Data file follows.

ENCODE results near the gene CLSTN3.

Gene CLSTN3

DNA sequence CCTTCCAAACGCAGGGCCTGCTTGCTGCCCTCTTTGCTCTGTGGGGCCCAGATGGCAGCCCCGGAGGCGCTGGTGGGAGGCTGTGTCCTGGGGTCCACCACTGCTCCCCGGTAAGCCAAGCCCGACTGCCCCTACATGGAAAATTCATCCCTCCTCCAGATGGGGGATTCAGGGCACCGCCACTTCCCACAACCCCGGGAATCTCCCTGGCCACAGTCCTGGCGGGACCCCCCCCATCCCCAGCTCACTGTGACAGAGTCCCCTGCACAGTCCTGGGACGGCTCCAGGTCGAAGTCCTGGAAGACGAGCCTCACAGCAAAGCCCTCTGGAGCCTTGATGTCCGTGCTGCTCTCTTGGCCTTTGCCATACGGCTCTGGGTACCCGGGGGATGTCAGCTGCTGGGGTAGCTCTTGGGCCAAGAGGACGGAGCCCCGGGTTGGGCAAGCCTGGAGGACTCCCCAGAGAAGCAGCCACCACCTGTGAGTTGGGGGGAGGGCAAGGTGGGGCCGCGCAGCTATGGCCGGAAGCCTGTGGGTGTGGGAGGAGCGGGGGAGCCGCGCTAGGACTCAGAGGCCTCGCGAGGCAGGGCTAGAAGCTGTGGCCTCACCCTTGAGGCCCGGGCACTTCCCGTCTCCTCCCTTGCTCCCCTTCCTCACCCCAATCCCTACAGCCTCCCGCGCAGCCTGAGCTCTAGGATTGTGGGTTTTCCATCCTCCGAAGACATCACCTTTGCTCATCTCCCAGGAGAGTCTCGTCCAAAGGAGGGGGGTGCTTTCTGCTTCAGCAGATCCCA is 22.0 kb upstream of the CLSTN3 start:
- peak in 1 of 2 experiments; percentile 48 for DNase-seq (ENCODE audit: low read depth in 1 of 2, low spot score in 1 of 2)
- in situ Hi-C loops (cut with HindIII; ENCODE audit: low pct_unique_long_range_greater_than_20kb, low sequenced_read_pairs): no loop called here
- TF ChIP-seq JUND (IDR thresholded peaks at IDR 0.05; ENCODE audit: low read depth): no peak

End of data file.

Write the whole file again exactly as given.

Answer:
ENCODE results near the gene CLSTN3.

Gene CLSTN3

DNA sequence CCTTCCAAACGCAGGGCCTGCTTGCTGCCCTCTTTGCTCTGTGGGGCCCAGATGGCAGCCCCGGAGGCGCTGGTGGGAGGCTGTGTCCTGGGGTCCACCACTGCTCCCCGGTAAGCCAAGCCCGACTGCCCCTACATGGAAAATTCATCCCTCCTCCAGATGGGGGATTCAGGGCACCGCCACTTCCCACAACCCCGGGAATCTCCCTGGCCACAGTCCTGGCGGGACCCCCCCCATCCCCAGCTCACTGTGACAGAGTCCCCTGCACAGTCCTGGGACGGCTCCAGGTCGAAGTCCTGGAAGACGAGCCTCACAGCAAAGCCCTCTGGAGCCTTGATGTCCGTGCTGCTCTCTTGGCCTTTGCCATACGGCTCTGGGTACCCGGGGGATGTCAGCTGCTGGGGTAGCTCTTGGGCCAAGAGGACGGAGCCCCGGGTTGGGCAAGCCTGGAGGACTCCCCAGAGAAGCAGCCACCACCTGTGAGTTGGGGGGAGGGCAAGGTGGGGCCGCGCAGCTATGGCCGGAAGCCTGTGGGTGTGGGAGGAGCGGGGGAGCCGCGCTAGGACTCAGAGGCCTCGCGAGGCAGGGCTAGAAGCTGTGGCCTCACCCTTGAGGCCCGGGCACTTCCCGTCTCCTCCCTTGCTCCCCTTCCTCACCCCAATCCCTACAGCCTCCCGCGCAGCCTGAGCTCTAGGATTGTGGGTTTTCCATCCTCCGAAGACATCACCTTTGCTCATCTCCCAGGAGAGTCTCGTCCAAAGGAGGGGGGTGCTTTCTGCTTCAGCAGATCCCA is 22.0 kb upstream of the CLSTN3 start:
- peak in 1 of 2 experiments; percentile 48 for DNase-seq (ENCODE audit: low read depth in 1 of 2, low spot score in 1 of 2)
- in situ Hi-C loops (cut with HindIII; ENCODE audit: low pct_unique_long_range_greater_than_20kb, low sequenced_read_pairs): no loop called here
- TF ChIP-seq JUND (IDR thresholded peaks at IDR 0.05; ENCODE audit: low read depth): no peak